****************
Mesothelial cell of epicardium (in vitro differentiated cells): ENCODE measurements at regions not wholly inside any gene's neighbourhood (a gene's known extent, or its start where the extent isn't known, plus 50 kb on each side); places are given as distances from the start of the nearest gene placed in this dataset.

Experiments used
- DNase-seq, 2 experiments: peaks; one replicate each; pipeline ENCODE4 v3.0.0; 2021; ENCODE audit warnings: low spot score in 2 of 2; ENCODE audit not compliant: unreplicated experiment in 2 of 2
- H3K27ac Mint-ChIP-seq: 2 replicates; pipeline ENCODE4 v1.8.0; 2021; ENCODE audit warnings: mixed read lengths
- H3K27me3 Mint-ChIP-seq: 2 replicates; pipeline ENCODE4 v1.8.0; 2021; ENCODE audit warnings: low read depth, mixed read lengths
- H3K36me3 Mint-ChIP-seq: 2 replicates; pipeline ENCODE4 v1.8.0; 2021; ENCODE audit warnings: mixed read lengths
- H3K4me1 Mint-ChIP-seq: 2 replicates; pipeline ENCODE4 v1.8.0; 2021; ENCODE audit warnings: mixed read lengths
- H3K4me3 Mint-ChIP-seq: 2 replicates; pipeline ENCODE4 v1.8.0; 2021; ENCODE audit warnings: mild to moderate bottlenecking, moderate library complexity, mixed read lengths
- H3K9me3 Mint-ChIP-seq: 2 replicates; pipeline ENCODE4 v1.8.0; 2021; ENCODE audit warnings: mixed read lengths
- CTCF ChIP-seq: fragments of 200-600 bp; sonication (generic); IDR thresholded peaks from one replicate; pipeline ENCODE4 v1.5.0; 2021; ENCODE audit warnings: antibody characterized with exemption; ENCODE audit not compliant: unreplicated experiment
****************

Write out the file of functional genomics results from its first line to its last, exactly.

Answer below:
Mesothelial cell of epicardium (in vitro differentiated cells): ENCODE measurements at regions not wholly inside any gene's neighbourhood (a gene's known extent, or its start where the extent isn't known, plus 50 kb on each side); places are given as distances from the start of the nearest gene placed in this dataset.

Experiments used
- DNase-seq, 2 experiments: peaks; one replicate each; pipeline ENCODE4 v3.0.0; 2021; ENCODE audit warnings: low spot score in 2 of 2; ENCODE audit not compliant: unreplicated experiment in 2 of 2
- H3K27ac Mint-ChIP-seq: 2 replicates; pipeline ENCODE4 v1.8.0; 2021; ENCODE audit warnings: mixed read lengths
- H3K27me3 Mint-ChIP-seq: 2 replicates; pipeline ENCODE4 v1.8.0; 2021; ENCODE audit warnings: low read depth, mixed read lengths
- H3K36me3 Mint-ChIP-seq: 2 replicates; pipeline ENCODE4 v1.8.0; 2021; ENCODE audit warnings: mixed read lengths
- H3K4me1 Mint-ChIP-seq: 2 replicates; pipeline ENCODE4 v1.8.0; 2021; ENCODE audit warnings: mixed read lengths
- H3K4me3 Mint-ChIP-seq: 2 replicates; pipeline ENCODE4 v1.8.0; 2021; ENCODE audit warnings: mild to moderate bottlenecking, moderate library complexity, mixed read lengths
- H3K9me3 Mint-ChIP-seq: 2 replicates; pipeline ENCODE4 v1.8.0; 2021; ENCODE audit warnings: mixed read lengths
- CTCF ChIP-seq: fragments of 200-600 bp; sonication (generic); IDR thresholded peaks from one replicate; pipeline ENCODE4 v1.5.0; 2021; ENCODE audit warnings: antibody characterized with exemption; ENCODE audit not compliant: unreplicated experiment